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Ecuador's indigenous tribe files case against Chinese firm over pollution

Ecuador's indigenous tribe files case against Chinese firm over pollution

An Amazonian tribe in Ecuador has filed a lawsuit against PetroOriental a state-owned Chinese oil company over polluting their environment through flaring—the process of burning natural gas from oil fields. The indigenous Waorani tribe has filed the case in Francisco de Orellana in Orellana province, reports <strong><a href="https://www.daily-sun.com/printversion/details/523220/Amazoncommunity-files-lawsuit-against-Chinese-firm"><em>Daily Sun</em></a></strong>.

The community says that the burning of gas has resulted in pollution of their land and water resources. Their yields have gone down by half and the rain is full of pollutants due to which they do not have drinking water. The community has alleged that PetroOriental has contaminated their ancestral lands.

Accion Ecologica—the environment NGO supporting the Waorani community in the court case says that the flares can be stopped and that would actually result in generating electricity. However, this would require big investment. Burning the gas is a cheaper option but it produces environmentally-disastrous impacts for the local people.

<a href="https://www.amazonfrontlines.org/chronicles/waorani-victory/"><strong>Last year too</strong> </a>the community had won a major battle against its own government over a faulty consultation process due to which their lands in the Amazon forest were put up for an international oil auction. The community had filed the case against three government ministries which included the Ministry of Energy and Non-Renewable Natural Resources, the Secretary of Hydrocarbons, and the Ministry of Environment.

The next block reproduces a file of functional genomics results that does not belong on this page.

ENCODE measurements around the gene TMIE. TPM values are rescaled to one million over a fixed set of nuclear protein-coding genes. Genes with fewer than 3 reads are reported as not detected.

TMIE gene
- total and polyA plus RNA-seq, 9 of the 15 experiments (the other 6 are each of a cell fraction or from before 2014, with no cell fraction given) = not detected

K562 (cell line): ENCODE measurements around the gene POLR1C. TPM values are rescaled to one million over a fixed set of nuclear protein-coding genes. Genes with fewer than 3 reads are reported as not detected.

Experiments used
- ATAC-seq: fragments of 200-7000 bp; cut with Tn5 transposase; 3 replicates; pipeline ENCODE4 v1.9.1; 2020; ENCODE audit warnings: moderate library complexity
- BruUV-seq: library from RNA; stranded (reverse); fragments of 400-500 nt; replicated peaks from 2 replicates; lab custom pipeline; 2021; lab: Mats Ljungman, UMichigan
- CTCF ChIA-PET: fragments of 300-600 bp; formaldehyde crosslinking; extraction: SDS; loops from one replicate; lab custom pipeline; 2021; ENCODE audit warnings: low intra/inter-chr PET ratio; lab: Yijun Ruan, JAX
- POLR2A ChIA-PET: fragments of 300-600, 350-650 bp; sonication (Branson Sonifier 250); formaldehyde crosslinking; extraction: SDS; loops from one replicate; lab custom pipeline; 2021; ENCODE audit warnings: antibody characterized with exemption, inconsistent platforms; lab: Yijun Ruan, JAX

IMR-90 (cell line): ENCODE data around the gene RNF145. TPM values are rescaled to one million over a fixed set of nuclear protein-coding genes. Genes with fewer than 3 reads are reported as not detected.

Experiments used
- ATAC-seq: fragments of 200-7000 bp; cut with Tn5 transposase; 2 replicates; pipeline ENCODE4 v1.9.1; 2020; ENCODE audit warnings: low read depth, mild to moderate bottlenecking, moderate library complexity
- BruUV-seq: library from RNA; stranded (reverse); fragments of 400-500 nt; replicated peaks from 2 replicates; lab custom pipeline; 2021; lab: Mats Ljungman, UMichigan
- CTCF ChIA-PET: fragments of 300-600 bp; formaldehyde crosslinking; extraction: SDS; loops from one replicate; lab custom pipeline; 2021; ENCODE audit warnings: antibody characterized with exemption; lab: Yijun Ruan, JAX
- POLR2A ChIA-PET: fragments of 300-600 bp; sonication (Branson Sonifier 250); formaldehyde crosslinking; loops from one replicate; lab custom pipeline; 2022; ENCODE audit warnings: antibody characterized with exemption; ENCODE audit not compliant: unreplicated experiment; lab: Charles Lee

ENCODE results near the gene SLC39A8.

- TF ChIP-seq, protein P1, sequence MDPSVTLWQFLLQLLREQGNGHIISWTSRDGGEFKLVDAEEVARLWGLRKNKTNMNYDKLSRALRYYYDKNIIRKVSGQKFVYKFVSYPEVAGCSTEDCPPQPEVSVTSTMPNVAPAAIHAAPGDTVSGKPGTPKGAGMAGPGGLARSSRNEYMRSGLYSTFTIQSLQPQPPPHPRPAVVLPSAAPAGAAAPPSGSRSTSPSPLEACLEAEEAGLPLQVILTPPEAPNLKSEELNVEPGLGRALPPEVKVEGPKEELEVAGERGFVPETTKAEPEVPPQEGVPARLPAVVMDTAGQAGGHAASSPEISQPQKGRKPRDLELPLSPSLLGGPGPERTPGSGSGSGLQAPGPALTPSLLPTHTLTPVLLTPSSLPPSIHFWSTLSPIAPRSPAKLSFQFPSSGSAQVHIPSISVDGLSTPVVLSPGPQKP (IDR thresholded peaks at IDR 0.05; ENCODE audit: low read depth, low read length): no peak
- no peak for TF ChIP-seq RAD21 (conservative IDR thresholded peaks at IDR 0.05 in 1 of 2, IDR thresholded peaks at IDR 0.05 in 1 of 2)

The court agreed that the process followed by the government is faulty and violates the community's rights. The Waorani community presented before the judges that the government made the economic benefits of oil drilling clear to them but did not disclose the environmental impacts. The court ruling prevented the Ecuadorian government from selling off Amazon forest areas for oil drilling, marking a major victory for the tribe against its own government.

Similar movements and court battles in neighbouring Peru have resulted in oil companies getting expelled from the Amazonian forests. Many of these communities and indigenous tribes are battling not just the oil extraction industry but also seek more control over their natural resources—rivers, forests and lands.

PetroOriental becomes the latest company to face music in the forests of Amazon..